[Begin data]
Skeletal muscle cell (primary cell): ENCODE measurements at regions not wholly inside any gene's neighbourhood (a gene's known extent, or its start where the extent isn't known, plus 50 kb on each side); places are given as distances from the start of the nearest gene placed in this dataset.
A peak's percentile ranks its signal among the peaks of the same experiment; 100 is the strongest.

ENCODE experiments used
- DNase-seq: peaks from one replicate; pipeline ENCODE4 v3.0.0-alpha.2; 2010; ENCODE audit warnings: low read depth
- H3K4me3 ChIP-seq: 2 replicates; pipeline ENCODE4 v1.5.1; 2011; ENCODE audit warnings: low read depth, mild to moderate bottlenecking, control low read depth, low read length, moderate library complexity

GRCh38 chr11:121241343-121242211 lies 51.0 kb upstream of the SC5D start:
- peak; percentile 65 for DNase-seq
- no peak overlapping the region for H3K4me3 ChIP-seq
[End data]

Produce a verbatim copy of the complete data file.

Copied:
Skeletal muscle cell (primary cell): ENCODE measurements at regions not wholly inside any gene's neighbourhood (a gene's known extent, or its start where the extent isn't known, plus 50 kb on each side); places are given as distances from the start of the nearest gene placed in this dataset.
A peak's percentile ranks its signal among the peaks of the same experiment; 100 is the strongest.

ENCODE experiments used
- DNase-seq: peaks from one replicate; pipeline ENCODE4 v3.0.0-alpha.2; 2010; ENCODE audit warnings: low read depth
- H3K4me3 ChIP-seq: 2 replicates; pipeline ENCODE4 v1.5.1; 2011; ENCODE audit warnings: low read depth, mild to moderate bottlenecking, control low read depth, low read length, moderate library complexity

GRCh38 chr11:121241343-121242211 lies 51.0 kb upstream of the SC5D start:
- peak; percentile 65 for DNase-seq
- no peak overlapping the region for H3K4me3 ChIP-seq